The following book, "Scoundrel by Moonlight" is yet to arrive (I see the last book of the series "Three Proposals and a Scandal" is only available as an e-book, will read that too), so I ordered Anne Gracie's "A Marriage of Convenience" series. I read the first volume "Marry in Haste" in a couple of days, and it was an absolute joy, I loved the sense of humor the book had! I had a smile on my face on many occasions and chuckled aloud quite a few times. Simply delightful! Of course, there was "seriousness" present as well, and when the "happy ending" came, I too was feeling happy and had a good mood long time afterwards. :-)

Personally, I think this reading project has brought along a certain amount of increased calmness and "level-headedness".

If only I had had the knowledge and insights, which can be drawn from these books, in my previous relationship, but I guess it's better late than never. (Interestingly, I have had flashbacks of that relationship and our courting and falling in love -phase, when reading and identifying with the main characters.)

I have to agree with everyone, who has mentioned that the romance books are the perfect antidote to Covid (and the US vote) propaganda!

A thought occurred to me: has there ever been a man who has been able to write a "proper" romance novel? I think it takes a "woman's intuition" to create the "depth" which is present in these books.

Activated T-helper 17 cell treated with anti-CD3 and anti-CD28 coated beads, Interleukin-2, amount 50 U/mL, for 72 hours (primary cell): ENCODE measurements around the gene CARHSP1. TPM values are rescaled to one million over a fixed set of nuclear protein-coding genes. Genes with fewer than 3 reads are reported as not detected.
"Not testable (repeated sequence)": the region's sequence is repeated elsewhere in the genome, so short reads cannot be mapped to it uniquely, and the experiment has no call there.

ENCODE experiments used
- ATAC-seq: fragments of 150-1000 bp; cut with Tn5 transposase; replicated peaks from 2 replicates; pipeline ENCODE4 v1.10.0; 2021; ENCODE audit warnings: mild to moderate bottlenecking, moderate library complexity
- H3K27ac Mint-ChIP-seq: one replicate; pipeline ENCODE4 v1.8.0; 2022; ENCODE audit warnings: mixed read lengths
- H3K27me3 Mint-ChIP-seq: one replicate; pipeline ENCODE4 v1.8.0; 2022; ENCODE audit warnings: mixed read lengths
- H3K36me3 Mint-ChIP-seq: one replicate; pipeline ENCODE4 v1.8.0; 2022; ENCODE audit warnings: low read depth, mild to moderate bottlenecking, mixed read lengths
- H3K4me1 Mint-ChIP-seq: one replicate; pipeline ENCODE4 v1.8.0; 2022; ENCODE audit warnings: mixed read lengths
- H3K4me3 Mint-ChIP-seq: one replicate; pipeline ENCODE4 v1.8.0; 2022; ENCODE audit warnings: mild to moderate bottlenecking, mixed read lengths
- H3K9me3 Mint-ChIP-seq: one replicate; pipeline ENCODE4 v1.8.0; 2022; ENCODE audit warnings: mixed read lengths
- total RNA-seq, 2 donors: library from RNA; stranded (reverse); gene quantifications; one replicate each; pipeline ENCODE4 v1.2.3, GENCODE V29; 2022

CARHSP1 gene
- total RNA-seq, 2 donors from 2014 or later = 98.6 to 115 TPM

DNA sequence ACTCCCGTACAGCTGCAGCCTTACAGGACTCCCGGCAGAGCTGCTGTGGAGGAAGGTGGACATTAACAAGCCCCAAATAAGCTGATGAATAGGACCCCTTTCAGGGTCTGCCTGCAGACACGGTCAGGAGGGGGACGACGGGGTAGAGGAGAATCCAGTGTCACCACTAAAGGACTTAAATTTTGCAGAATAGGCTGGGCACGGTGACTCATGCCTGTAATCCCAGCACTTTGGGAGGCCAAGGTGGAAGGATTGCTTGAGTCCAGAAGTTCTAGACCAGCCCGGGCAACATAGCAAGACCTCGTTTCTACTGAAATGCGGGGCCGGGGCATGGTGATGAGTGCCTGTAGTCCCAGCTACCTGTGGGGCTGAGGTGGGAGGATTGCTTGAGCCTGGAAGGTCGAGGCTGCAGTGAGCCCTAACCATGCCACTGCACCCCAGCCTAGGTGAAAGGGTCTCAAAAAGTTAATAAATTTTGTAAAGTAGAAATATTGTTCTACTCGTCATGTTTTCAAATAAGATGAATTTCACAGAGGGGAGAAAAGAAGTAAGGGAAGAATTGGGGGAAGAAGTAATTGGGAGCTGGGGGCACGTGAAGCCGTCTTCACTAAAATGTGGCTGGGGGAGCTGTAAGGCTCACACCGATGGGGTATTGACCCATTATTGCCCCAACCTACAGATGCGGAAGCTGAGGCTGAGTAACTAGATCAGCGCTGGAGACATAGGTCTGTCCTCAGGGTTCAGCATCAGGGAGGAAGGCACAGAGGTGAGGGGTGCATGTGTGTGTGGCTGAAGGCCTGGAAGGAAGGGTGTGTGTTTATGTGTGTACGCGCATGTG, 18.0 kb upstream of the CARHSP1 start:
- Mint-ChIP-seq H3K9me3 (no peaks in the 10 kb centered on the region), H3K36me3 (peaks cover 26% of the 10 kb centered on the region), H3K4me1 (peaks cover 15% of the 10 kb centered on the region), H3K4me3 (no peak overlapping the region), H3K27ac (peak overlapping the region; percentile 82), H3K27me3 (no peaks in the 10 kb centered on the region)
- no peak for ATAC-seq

Thank you Laura for separating the "wheat from the chaff" and picking the most useful and appropriate books!


The Living Force
FOTCM Member
One thing not present in any of the novels I've read anyway, is any mention of stds. And, according to some historical accounts, it was quite prolific. For example, one wonders if The Proposal's Hugo, who admitted his randiness, should have, in all literary honesty, maybe contracted a venereal disease at some time in his lustful encounters.
Kinda ruins the purpose of the romance genre though, doesn't it?
Just a thought.


Dagobah Resident
FOTCM Member
I hear ya, Odin.
I think most of us felt some kind of resistence when starting to read such romance material. Many admitted to being book snobs.
I still turn the book I'm reading around at work so noone can see the cover. And some covers make me cringe with embarrasment as the cover of 'The Proposal' for example.
But you did the first step and ... it's too late now....change's ahead.
Have fun!

I have found it pretty fun to tell many friends that I am reading romance novels. Most of them give me a raised eyebrow, and think I'm joking. But when I start to go on and on and on about the hardships of life portrayed, and the way that love in these books helps dissolve the masks and lead to truth and beauty in life, a few of them have actually become curious, too!